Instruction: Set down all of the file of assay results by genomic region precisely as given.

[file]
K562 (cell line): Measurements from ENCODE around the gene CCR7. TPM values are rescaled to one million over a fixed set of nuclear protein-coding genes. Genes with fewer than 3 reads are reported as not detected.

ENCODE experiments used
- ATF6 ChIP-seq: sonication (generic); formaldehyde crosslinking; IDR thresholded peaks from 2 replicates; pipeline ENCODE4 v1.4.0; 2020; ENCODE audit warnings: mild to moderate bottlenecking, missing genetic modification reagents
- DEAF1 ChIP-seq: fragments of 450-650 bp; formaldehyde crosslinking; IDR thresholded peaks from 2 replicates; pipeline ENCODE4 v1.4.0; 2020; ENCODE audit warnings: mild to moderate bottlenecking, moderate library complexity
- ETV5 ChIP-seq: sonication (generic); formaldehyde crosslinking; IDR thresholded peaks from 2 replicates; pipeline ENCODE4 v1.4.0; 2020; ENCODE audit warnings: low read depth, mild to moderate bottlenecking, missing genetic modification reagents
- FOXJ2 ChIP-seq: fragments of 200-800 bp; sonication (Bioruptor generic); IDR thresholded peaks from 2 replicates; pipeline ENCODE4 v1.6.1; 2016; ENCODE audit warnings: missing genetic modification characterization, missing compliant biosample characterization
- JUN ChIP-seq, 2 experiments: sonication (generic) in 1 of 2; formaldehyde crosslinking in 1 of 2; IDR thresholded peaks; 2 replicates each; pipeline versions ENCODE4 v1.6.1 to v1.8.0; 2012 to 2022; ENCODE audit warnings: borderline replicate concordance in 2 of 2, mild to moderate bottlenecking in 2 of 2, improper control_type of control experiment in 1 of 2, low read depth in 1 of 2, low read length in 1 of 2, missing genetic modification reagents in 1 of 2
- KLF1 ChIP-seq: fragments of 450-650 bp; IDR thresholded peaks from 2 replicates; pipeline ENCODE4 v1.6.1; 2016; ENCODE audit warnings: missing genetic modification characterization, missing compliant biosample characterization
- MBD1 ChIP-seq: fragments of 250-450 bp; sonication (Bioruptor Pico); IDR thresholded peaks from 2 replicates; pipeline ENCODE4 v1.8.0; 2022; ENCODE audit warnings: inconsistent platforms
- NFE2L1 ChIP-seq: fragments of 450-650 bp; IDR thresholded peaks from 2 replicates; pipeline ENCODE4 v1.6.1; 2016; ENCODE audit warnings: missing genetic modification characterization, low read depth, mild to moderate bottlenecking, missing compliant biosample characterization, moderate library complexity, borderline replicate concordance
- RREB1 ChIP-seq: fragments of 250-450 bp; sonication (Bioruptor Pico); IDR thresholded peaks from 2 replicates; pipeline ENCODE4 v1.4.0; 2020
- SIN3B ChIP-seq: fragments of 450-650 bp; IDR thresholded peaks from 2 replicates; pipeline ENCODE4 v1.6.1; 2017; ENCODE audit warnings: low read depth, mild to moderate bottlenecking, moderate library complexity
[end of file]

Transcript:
K562 (cell line): Measurements from ENCODE around the gene CCR7. TPM values are rescaled to one million over a fixed set of nuclear protein-coding genes. Genes with fewer than 3 reads are reported as not detected.

ENCODE experiments used
- ATF6 ChIP-seq: sonication (generic); formaldehyde crosslinking; IDR thresholded peaks from 2 replicates; pipeline ENCODE4 v1.4.0; 2020; ENCODE audit warnings: mild to moderate bottlenecking, missing genetic modification reagents
- DEAF1 ChIP-seq: fragments of 450-650 bp; formaldehyde crosslinking; IDR thresholded peaks from 2 replicates; pipeline ENCODE4 v1.4.0; 2020; ENCODE audit warnings: mild to moderate bottlenecking, moderate library complexity
- ETV5 ChIP-seq: sonication (generic); formaldehyde crosslinking; IDR thresholded peaks from 2 replicates; pipeline ENCODE4 v1.4.0; 2020; ENCODE audit warnings: low read depth, mild to moderate bottlenecking, missing genetic modification reagents
- FOXJ2 ChIP-seq: fragments of 200-800 bp; sonication (Bioruptor generic); IDR thresholded peaks from 2 replicates; pipeline ENCODE4 v1.6.1; 2016; ENCODE audit warnings: missing genetic modification characterization, missing compliant biosample characterization
- JUN ChIP-seq, 2 experiments: sonication (generic) in 1 of 2; formaldehyde crosslinking in 1 of 2; IDR thresholded peaks; 2 replicates each; pipeline versions ENCODE4 v1.6.1 to v1.8.0; 2012 to 2022; ENCODE audit warnings: borderline replicate concordance in 2 of 2, mild to moderate bottlenecking in 2 of 2, improper control_type of control experiment in 1 of 2, low read depth in 1 of 2, low read length in 1 of 2, missing genetic modification reagents in 1 of 2
- KLF1 ChIP-seq: fragments of 450-650 bp; IDR thresholded peaks from 2 replicates; pipeline ENCODE4 v1.6.1; 2016; ENCODE audit warnings: missing genetic modification characterization, missing compliant biosample characterization
- MBD1 ChIP-seq: fragments of 250-450 bp; sonication (Bioruptor Pico); IDR thresholded peaks from 2 replicates; pipeline ENCODE4 v1.8.0; 2022; ENCODE audit warnings: inconsistent platforms
- NFE2L1 ChIP-seq: fragments of 450-650 bp; IDR thresholded peaks from 2 replicates; pipeline ENCODE4 v1.6.1; 2016; ENCODE audit warnings: missing genetic modification characterization, low read depth, mild to moderate bottlenecking, missing compliant biosample characterization, moderate library complexity, borderline replicate concordance
- RREB1 ChIP-seq: fragments of 250-450 bp; sonication (Bioruptor Pico); IDR thresholded peaks from 2 replicates; pipeline ENCODE4 v1.4.0; 2020
- SIN3B ChIP-seq: fragments of 450-650 bp; IDR thresholded peaks from 2 replicates; pipeline ENCODE4 v1.6.1; 2017; ENCODE audit warnings: low read depth, mild to moderate bottlenecking, moderate library complexity